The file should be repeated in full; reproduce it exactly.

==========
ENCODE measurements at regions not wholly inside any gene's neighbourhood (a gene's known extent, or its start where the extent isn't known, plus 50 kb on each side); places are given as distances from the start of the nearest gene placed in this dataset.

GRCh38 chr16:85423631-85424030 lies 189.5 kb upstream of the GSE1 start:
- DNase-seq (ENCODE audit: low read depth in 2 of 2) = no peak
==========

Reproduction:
ENCODE measurements at regions not wholly inside any gene's neighbourhood (a gene's known extent, or its start where the extent isn't known, plus 50 kb on each side); places are given as distances from the start of the nearest gene placed in this dataset.

GRCh38 chr16:85423631-85424030 lies 189.5 kb upstream of the GSE1 start:
- DNase-seq (ENCODE audit: low read depth in 2 of 2) = no peak